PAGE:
S&P 500 and Nasdaq close lower as US-China trade tensions remain

    • The S&P 500 and Nasdaq fell 0.3 percent and 0.4 percent, respectively, while the Dow closed just above the flatline.
    • Tensions between the U.S. and China have increased in recent months as both countries have hit each other with tariffs targeting some of their exports.
    • The major indexes also posted slight weekly losses.

    The S&P 500 and Nasdaq composite closed lower on Friday as tensions between the U.S. and China weighed on investor sentiment while both countries continued negotiations on trade.

    The broad index fell 0.3 percent to 2,712.97 with energy and financials lagging. The Nasdaq composite declined 0.4 percent to 7,354.34. The Dow Jones industrial average bucked the negative trend, closing just above the flatline at 24,715.09 as Boeing and Caterpillar shares rose 2.1 percent and 1.3 percent, respectively.

    "All of the news we're getting on trade is incremental, unfortunately," said Art Hogan, chief market strategist at B. Riley FBR. "Unless you're in the room, it's hard to get a feel for how these negotiations are going."

    On Thursday, the two largest economies in the world began the second round of trade talks. But President Donald Trump told reporters he doubted the negotiations would be successful.

    Later, reports emerged saying China would offer the U.S. a $200 billion trade surplus cut. Those reports, however, were quickly denied by a Chinese ministry spokesman on Friday. "This rumor is not true. This I can confirm to you," the spokesman said. "As I understand, the relevant consultations are ongoing and they are constructive."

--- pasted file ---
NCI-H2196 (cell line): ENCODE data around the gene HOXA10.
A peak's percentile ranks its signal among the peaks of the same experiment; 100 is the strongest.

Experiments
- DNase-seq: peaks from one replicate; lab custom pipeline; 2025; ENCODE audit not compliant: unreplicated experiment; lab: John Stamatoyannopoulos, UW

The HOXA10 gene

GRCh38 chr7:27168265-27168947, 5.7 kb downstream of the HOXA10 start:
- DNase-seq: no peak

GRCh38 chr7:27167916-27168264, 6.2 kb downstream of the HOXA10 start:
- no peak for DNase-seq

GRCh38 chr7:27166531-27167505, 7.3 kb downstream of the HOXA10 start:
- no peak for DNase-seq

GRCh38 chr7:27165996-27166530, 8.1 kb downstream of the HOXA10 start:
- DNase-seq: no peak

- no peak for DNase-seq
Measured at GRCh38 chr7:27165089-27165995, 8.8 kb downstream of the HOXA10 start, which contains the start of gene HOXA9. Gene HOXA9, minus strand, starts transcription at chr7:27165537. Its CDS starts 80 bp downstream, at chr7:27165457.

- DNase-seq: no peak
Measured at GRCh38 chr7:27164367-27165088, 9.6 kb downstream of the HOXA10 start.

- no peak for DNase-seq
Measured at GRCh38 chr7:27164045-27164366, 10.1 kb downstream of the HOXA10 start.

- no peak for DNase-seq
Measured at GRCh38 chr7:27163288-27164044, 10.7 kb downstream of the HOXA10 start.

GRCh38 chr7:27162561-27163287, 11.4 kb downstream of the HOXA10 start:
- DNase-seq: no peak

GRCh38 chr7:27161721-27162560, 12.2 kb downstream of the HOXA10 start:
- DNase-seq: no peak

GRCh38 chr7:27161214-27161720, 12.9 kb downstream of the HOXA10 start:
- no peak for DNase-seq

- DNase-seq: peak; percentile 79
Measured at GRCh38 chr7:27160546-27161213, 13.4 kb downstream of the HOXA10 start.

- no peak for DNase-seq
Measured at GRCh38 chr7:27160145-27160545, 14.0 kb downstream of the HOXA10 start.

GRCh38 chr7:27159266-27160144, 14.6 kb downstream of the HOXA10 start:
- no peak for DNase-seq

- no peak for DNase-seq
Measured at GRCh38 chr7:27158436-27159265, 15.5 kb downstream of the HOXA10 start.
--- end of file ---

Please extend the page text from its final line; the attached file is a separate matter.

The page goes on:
Traders work on the floor of the New York Stock Exchange
    Brendan McDermid | Getty Images
    Traders work on the floor of the New York Stock Exchange

    Tensions between the U.S. and China have increased in recent months as both countries have hit each other with tariffs targeting some of their exports.

    "Is it a concern? Yes. How do you traded? We're not sure," said Ernie Cecilia, CIO of Bryn Mawr Trust. He noted, however, he is still constructive on the stock market as earnings and economic growth remain solid.

    The major indexes posted slight weekly losses. The Dow and S&P 500 both fell 0.5 percent for the week, while the Nasdaq pulled back 0.7 percent. The move lower this week took place after the averages jumped more than 2 percent last week.

    Helping push stocks lower this week were higher interest rates. The benchmark 10-year note yield broke above 3.1 percent for the first time since 2011 this week, while the two-year yield traded at its highest level in nearly 10 years. Fears of the Federal Reserve tightening monetary policy faster than expected have pushed investors to sell Treasurys recently.

    In corporate news, Nordstrom shares dropped nearly 11 percent after the Seattle-based retailer reported same-store sales that missed analyst expectations. The miss was enough to overshadow better-than-expected revenue and earnings for the first quarter.

    Applied Materials also dropped 8.3 percent after the company issued guidance that disappointed investors.